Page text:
Since the entry of information and communications technology (ICT) into schools there has been significant discussion about how teachers can be supported and encouraged to effectively integrate these tools into teaching and learning. Much of the debate arises from the frequent observation in the literature that ICTs have made little impact in classrooms, even in Western and wealthy countries where many schools have high levels of resources and infrastructure. School systems in the developing world face additional challenges such that approaches to integration ‘imported’ from developed countries may not be relevant. This paper begins by describing how ICTs have been adopted by education in developing countries, particularly Africa, and argues for further research into the particular challenges faced by African teachers. The authors propose that the notion of ‘teacher professional identity’ provides an appropriate framework for such research, although it has been little used to examine educational technology. In closing, the authors briefly describe a research agenda currently underway that adopts this approach.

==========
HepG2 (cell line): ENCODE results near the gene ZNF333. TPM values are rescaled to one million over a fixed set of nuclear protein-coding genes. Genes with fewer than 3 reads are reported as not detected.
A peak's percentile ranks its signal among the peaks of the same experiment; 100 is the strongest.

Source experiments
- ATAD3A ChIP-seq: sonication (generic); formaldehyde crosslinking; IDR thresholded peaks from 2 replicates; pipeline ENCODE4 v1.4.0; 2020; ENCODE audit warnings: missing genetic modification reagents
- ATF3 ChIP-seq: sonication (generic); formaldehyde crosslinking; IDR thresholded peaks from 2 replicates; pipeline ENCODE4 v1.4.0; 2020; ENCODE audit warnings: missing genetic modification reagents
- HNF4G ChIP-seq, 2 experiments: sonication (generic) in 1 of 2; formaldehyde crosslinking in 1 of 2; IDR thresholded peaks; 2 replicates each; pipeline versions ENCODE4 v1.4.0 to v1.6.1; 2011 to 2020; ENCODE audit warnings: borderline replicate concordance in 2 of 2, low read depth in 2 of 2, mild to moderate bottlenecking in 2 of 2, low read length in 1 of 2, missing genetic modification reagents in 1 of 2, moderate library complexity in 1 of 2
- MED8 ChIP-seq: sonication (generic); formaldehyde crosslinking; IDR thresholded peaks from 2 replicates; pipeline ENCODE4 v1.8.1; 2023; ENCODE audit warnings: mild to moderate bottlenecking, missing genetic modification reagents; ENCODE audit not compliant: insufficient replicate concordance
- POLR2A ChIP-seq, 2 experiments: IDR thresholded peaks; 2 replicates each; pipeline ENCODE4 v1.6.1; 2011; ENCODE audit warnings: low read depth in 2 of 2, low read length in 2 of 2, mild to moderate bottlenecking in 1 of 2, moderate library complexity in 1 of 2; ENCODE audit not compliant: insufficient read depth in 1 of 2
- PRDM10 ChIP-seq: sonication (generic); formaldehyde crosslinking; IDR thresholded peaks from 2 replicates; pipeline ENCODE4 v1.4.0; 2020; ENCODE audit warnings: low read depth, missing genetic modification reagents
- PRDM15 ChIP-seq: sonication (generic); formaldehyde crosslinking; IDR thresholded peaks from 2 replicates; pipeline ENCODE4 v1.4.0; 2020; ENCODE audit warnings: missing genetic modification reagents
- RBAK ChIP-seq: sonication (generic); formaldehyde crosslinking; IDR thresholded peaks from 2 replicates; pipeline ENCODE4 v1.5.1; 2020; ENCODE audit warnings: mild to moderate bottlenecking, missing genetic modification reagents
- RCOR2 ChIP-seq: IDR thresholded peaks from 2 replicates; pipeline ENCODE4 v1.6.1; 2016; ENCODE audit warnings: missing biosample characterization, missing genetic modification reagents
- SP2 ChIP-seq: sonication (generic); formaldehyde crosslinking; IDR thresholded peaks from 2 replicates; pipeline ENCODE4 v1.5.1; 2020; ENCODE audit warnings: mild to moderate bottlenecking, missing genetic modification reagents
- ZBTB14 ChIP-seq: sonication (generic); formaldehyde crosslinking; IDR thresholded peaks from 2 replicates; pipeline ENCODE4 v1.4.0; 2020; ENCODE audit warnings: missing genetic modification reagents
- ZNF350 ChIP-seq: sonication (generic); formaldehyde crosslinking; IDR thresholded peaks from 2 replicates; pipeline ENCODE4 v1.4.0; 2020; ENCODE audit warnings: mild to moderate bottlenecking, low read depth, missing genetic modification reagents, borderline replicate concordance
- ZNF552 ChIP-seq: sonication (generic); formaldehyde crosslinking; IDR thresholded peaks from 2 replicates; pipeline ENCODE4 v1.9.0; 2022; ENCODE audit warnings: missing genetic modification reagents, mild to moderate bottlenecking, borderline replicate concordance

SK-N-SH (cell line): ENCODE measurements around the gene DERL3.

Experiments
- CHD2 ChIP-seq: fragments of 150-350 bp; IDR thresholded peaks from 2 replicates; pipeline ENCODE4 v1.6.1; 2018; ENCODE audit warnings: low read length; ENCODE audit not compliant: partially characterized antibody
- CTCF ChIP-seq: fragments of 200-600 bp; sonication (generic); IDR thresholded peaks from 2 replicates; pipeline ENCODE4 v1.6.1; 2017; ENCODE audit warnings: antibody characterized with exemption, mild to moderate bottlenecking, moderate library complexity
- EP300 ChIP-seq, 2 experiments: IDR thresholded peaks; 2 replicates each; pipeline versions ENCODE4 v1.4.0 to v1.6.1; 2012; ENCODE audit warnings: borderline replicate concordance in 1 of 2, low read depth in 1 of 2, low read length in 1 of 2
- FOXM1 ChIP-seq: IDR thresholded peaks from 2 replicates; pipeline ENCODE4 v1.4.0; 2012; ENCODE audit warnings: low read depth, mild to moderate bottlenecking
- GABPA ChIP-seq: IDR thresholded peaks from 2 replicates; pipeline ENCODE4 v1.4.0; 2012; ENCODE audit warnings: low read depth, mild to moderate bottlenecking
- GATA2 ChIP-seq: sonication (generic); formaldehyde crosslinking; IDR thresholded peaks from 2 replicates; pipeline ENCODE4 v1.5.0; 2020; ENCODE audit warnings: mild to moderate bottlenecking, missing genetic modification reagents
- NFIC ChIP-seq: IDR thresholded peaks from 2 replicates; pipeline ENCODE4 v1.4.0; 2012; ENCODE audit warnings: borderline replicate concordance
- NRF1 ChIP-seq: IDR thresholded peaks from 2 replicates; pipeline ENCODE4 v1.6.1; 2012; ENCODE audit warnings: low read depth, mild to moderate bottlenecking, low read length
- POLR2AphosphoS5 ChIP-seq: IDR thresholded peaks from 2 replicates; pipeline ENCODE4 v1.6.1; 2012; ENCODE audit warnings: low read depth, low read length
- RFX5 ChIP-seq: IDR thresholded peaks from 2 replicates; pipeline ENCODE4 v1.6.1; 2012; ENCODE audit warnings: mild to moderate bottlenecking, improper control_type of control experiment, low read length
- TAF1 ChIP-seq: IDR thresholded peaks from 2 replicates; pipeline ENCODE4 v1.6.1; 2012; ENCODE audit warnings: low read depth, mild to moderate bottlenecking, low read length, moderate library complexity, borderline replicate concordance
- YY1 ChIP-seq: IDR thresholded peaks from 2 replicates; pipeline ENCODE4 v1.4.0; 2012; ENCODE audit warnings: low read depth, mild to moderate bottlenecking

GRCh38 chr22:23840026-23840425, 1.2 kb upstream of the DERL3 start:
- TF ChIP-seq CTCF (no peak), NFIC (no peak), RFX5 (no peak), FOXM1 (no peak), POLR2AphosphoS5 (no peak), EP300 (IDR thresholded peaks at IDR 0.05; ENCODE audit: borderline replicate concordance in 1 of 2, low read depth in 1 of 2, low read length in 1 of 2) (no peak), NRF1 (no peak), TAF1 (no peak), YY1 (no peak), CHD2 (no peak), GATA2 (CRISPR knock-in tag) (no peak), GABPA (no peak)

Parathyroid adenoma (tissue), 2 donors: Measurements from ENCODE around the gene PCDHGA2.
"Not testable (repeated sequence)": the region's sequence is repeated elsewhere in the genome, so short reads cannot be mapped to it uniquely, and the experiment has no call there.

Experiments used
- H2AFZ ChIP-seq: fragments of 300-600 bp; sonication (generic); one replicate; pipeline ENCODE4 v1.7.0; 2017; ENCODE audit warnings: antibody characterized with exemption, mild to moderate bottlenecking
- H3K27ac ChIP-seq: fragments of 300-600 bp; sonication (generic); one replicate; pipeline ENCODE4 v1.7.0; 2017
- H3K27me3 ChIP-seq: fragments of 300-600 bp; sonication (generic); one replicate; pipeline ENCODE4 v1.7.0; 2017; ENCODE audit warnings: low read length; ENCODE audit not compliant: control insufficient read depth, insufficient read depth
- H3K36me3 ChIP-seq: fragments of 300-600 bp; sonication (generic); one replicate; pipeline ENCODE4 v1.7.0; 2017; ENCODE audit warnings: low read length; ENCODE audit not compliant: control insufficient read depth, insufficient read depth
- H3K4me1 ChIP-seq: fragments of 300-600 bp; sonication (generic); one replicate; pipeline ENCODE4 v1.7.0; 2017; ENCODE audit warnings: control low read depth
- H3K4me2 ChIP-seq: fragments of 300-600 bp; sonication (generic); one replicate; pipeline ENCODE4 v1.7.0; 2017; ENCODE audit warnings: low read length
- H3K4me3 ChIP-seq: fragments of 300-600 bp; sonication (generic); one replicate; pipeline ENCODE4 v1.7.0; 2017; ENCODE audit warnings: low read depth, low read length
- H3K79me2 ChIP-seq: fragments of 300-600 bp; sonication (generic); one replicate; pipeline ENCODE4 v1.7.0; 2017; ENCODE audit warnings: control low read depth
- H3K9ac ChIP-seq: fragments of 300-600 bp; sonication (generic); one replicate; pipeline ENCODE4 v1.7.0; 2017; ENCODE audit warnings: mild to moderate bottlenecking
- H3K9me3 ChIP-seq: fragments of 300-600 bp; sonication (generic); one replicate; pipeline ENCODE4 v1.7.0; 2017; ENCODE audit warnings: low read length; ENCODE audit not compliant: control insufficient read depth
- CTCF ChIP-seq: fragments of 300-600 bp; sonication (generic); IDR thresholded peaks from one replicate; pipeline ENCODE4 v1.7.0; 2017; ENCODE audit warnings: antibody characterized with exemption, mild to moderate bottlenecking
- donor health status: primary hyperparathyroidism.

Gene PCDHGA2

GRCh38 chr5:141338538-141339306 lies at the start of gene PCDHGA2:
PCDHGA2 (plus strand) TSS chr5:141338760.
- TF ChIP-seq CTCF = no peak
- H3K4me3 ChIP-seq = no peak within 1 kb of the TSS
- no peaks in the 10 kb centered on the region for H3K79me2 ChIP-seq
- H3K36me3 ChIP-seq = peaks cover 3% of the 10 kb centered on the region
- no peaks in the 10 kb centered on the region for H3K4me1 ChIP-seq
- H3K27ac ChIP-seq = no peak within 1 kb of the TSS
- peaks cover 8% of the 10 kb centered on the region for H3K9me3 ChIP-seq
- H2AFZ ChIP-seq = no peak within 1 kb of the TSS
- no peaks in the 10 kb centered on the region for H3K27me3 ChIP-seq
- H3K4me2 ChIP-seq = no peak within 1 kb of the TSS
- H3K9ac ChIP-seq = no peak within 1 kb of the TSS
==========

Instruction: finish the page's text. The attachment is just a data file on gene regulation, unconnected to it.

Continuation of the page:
|Keywords:||Teacher Professional Identity, Educational Technology, Integration Models|
PhD Student, Faculty of Education, University of Wollongong, Wollongong, New South Wales, Australia
Senior Lecturer, Faculty of Education, University of Wollongong, Wollongong, New South Wales, Australia
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